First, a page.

Frankie & the Deadbeats

The Possibility that Love is Not Enough

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Available on "Alien Blood" or blue/violet wax

The Bakersfield sound of twangy guitars. The pedal steel. The heavy drawl. The common signifiers of America’s country and western music are steeped in tradition and culled from the landscape, but there is also something rich and universal in those sounds, something that transcends borders. The timbres tie the sound to a place, but the real virtues in country music come from the storytelling, the approachable melodies, and the personal stamp on the well-honed template. On their debut album, The Shining, the Czech ensemble Frankie & the Deadbeats deftly paid homage to the sound of the American west while imbuing their music with Slavic fatalism and punk irreverence. The album garnered enough stateside attention for frontman Frankie Knuth to tour the eastern seaboard of the US with American songwriter Matt Charette, and with every live performance the Frankie & the Deadbeats have further refined their sound. On their new sophomore album, The Possibility That Love Is Not Enough, Frankie & the Deadbeats continue to explore the varied terrain of country music, tackling riotous two-steps, forlorn ballads, and rowdy anthems with the expertise of seasoned traveling troubadours.

The album cover for The Possibility That Love Is Not Enough shows the Czech band decked out in Nudie suits in a high desert landscape with a flying saucer looming overhead. Is it a statement on their inherent alien-ness in the American landscape? Is it an affirmation of their reverence for the music and acknowledgment of the absurdity in Bohemian punks tackling an often-xenophobic artform? Is this country music with a fantastical cosmic element? Whatever the motivation, Frankie & the Deadbeats have faithfully crafted a collection of songs steeped in tradition while adding their own forward-thinking radiant outsider flair. Songs like “On The Road Again, Again” acknowledge their lineage to American country classics while forging a link between yesteryear outlaws and modern touring nomads. Similarly, tracks like “On The Other Side” employ classic country timbres while making melodic nods to The Church’s post-punk hit “Under the Milky Way.”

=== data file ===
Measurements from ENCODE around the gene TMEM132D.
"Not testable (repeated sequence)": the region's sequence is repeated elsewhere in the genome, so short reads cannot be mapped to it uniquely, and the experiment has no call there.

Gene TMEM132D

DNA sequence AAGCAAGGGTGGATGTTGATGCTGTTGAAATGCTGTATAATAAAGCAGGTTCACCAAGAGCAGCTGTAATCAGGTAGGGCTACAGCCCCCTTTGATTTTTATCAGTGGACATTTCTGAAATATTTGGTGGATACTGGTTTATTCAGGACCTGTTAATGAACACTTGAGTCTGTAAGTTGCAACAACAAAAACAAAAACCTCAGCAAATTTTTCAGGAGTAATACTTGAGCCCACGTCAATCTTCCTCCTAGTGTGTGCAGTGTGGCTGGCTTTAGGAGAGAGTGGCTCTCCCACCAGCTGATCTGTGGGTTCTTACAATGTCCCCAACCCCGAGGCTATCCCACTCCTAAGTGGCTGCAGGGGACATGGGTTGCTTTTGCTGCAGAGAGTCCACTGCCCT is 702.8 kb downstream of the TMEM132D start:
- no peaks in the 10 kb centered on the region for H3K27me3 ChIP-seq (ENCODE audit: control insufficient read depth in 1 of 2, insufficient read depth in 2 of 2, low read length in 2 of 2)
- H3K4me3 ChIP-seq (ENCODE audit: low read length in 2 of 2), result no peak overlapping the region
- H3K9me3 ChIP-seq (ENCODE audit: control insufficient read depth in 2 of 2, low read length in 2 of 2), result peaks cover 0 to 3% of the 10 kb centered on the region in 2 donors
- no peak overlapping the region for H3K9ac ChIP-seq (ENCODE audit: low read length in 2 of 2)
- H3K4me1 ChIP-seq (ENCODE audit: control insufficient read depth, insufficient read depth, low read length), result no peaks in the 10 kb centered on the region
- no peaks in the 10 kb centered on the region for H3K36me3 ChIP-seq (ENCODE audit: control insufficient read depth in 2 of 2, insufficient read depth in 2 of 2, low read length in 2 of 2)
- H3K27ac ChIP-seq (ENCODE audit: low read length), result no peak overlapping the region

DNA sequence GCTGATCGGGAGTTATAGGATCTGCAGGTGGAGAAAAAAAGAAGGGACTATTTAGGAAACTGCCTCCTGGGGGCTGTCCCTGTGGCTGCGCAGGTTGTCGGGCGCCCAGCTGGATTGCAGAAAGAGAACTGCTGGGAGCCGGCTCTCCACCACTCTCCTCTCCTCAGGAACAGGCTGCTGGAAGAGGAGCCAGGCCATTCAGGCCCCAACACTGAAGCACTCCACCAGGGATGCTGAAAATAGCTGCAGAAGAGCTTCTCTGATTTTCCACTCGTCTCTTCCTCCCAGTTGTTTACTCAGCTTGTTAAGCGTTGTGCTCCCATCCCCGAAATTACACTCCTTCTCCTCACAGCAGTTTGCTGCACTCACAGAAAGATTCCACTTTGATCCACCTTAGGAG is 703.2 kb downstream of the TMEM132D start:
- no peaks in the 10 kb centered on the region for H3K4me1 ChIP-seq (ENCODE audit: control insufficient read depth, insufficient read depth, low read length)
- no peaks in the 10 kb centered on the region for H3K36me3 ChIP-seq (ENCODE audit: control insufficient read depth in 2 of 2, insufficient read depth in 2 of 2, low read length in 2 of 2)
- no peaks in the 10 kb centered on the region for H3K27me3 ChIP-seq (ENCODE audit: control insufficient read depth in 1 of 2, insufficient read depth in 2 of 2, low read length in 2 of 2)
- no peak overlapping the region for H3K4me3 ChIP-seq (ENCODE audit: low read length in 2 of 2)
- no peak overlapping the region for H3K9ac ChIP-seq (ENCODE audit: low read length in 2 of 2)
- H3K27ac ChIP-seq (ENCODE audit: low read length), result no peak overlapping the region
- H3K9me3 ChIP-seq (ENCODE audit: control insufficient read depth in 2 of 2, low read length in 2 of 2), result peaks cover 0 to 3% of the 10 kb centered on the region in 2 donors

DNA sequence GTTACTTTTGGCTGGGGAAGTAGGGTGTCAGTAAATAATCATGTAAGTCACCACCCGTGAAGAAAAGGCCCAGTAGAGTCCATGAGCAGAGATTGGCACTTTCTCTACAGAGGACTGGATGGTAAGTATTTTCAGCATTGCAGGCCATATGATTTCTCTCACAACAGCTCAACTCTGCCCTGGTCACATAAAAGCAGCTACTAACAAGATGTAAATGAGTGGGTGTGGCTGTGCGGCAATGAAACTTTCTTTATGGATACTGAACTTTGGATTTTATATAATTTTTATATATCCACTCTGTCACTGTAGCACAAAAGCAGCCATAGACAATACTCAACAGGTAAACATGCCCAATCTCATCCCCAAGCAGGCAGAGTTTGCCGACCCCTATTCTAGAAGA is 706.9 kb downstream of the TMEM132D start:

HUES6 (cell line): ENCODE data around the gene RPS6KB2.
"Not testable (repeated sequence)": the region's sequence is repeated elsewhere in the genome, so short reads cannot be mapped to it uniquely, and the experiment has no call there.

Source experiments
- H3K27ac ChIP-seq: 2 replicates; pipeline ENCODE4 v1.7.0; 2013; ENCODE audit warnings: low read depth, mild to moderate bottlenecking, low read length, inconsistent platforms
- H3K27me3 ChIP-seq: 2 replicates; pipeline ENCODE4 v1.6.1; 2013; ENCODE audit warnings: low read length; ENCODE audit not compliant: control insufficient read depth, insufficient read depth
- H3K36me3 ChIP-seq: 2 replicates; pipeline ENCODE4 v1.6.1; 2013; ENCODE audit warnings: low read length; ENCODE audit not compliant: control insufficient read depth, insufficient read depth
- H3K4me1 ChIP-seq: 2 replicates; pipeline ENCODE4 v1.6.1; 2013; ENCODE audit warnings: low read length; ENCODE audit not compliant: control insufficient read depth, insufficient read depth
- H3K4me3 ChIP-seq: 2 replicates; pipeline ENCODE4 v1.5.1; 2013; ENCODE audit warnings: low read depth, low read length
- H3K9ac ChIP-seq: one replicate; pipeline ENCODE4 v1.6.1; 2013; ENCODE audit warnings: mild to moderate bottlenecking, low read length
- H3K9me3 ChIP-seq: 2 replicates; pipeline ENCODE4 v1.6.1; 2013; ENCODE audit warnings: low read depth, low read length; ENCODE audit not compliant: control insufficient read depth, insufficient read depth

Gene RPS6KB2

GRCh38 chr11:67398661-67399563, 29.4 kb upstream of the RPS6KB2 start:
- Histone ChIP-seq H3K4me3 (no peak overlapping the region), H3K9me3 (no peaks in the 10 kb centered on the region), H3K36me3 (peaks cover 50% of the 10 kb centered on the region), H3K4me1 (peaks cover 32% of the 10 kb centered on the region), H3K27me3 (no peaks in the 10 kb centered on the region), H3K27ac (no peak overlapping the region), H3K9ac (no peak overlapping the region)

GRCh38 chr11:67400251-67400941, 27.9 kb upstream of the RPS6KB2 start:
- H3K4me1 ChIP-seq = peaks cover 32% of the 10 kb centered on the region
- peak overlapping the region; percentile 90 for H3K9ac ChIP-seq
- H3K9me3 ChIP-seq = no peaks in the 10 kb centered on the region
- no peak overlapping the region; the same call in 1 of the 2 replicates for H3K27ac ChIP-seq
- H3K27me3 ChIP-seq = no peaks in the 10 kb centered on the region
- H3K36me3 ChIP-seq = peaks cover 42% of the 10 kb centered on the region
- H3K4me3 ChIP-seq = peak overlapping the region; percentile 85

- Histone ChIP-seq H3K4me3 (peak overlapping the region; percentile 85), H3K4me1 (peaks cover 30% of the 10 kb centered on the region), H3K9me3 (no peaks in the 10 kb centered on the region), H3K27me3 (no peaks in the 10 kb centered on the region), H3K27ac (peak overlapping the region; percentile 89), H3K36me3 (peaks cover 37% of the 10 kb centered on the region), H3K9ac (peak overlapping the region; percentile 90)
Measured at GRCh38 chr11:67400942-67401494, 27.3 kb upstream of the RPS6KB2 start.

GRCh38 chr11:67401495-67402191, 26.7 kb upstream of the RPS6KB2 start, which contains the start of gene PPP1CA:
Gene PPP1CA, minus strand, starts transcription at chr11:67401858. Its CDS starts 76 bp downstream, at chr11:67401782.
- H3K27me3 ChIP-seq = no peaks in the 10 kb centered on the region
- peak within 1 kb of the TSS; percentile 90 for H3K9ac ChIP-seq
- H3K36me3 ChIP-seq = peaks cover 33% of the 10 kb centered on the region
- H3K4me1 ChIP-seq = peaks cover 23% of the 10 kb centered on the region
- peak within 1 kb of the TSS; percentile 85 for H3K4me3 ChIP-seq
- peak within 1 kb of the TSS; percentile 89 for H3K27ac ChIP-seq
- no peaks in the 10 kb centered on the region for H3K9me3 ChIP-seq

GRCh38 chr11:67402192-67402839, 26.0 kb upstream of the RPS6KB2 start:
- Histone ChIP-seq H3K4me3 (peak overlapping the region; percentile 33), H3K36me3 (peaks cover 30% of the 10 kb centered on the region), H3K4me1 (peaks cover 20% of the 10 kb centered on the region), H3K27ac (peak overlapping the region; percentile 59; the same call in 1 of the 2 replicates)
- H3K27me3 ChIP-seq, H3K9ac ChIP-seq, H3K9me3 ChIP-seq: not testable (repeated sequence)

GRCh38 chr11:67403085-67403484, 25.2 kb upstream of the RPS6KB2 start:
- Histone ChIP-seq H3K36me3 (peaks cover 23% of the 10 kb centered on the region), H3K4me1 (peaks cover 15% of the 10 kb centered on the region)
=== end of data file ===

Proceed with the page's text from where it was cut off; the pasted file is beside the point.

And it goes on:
We live in the era of globalization. Everywhere is both familiar and foreign. Like tumbleweeds, we drift from place to place, never laying down roots. That restless roaming spirit permeates across The Possibility That Love Is Not Enough, whether it takes shape in the homesick acoustic ballad “All My Heroes,” the down-and-out wanderlust of “Flowers,” or the defiant exit of the Townes Van Zandt cover “Nothin'.” If we are all untethered from our lineage, unbound by geography, and sifting through the ashes of culture in a rapidly evolving world, why not stake a claim on the sound of a specific time and place and build a foundation on that bedrock? This is exactly what Frankie & the Deadbeats are doing on The Possibility That Love Is Not Enough—taking advantage of a comforting sound of the past and juxtaposing it against the tumult of our current age. Call it kitsch, call it camp, but the universal yearning and undeniable melodies of these songs speak an eternal truth. Saddle up and enjoy the ride.